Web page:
Every Student Succeeds Act (ESSA)
The Every Student Succeeds Act (ESSA) was enacted in 2015, replacing the No Child Left Behind (NCLB) Act of 2002. ESSA sets high standards and contains policies that will help prepare all students for success in college and future careers. It prioritizes excellence and equity and recognizes the importance of supporting great educators in our nation’s schools.
- Advancing equity by upholding critical protections for America's disadvantaged and high-need students.
- Requiring that all students in America be taught to high academic standards that will prepare them to succeed in college and careers.
- Ensuring that vital information is provided to educators, families, students and communities through annual statewide assessments that measure students' progress toward those high standards.
- Helping to support and grow local innovations, including evidence-based and place-based interventions developed by local leaders and educators
- Sustaining and expanding increasing access to high-quality preschool.
- Maintaining an expectation that there will be accountability and action to effect positive change in our lowest-performing schools, where groups of students are not making progress, and where graduation rates are low over extended periods of time.
The resources below outline expectations for parental involvement, which is a main focus of ESSA.
The City School District of Albany Board of Education believes that positive parental involvement is essential to student achievement, and thus encourages such involvement in school educational planning and operations. As stipulated in Section 1188 (d) (Parental Involvement) of the federal Elementary and Secondary Education Act, the City School District of Albany will ensure that “…Each school served under Title I, Part A shall jointly develop with parents for all children served….a school-parent compact that outlines how parents, the entire school staff and students will share responsibility for improved achievement and the means by which the school and parents will build and develop a partnership to help children achieve the State’s high standards.”
Parental Involvement – District Level Policy (including compliance with Title I)
Consistent with the parent involvement goals of Title I, Part A of the federal No Child Left Behind Act of 2001 (NCLB), the Board of Education will develop and implement programs, activities and procedures that encourage and support the participation of parents of students eligible for Title I services in all aspects of their child’s education, beginning in Prekindergarten. The Board will also ensure that all of its schools receiving Title I, Part A funds develop and implement school level parental involvement policies, as further required by the NCLB. It will be the policy of the Board of Education of the City School District of Albany to ensure that all schools provide high-quality curriculum and instruction in a supportive and effective learning environment to enable all students to achieve. Recognizing the importance of communication between teachers and parents, all schools will, at a minimum, annually conduct two parent-teacher conferences during which their school’s compact will be discussed in relation to the individual child’s achievement, in addition to providing frequent reports, beyond the quarterly report card, to parents on their child’s progress. One conference will be conducted on the district selected Parent-Teacher Conference Day. The second conference opportunity will be determined at the building level. This could take the form of phone calls home, interim reports and written correspondence. Parents will be afforded reasonable access to staff, opportunities to volunteer and participate in their child’s class and observation of classroom activities.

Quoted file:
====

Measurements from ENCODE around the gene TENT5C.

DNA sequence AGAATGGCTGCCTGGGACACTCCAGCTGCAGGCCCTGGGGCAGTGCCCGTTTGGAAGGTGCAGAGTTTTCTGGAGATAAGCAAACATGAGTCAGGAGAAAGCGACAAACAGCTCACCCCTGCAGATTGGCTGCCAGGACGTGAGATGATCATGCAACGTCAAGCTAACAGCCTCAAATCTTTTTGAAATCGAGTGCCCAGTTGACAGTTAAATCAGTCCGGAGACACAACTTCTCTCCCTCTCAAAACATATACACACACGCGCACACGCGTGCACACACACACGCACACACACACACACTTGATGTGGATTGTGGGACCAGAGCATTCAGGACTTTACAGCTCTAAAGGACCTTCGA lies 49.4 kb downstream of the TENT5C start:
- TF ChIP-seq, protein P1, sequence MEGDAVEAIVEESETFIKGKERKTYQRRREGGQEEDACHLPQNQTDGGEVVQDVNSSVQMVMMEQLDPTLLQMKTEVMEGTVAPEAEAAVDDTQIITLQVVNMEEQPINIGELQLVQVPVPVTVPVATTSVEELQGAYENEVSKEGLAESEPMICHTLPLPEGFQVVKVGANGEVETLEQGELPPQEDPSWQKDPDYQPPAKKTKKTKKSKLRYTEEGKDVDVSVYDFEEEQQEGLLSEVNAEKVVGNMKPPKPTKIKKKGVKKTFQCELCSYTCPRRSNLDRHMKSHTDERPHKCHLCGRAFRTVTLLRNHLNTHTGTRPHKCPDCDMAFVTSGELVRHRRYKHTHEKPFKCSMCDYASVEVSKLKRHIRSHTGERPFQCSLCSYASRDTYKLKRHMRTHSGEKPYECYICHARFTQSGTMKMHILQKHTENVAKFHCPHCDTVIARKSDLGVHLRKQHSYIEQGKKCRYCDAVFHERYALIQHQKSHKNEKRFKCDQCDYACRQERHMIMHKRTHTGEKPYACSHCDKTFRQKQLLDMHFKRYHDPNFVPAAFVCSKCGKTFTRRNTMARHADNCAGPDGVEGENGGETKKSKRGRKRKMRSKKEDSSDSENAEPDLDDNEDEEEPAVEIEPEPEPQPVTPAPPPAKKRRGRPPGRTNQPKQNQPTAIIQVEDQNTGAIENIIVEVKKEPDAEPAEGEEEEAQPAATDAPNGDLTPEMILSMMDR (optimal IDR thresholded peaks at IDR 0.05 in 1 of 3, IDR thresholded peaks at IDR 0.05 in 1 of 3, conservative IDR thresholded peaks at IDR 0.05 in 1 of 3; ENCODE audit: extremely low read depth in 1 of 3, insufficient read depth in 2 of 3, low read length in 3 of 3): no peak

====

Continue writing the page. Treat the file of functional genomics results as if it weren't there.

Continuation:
For purposes of this policy, parental involvement refers to the participation of parents and teachers in regular, two-way and meaningful communication involving student academic learning and other school activities. This participation applies also to parents and teachers of students enrolled in any partnerships with the District, including, but not limited to Head Start and all agencies who provide Universal Prekindergarten services to our students. At a minimum, parental involvement programs, activities and procedures at both the district and individual school level must ensure that parents:
- Play an integral role in assisting their child’s learning;
- Are encouraged to be actively involved in their child’s education at school;
- Have access to two-way communication in a language that they can understand; and
- Are full partners in their child’s education and are included, as appropriate, in decision-making and on advisory committees to assist in the education of their child.
For purposes of this policy, parental engagement refers to the district’s efforts to enable and support greater and more meaningful parent participation in the education of their children. Recognizing the positive effects that family literacy programs can have on breaking the intergenerational cycle of poverty, USDE has posited that “Title I, Part A funds may be used to support family literacy activities for eligible Title I children, including early childhood education, interactive literacy activities between parents and their children, and training for parents regarding how to be the primary teacher for their children and full partners in the education of their children.” Title I, Part A family literacy programs, however, should build on existing adult education and adult literacy services in providing the full range of family literacy services for participating families.” Consequently, within the constraints identified below, parent engagement set aside funds may be used to support family literacy programs.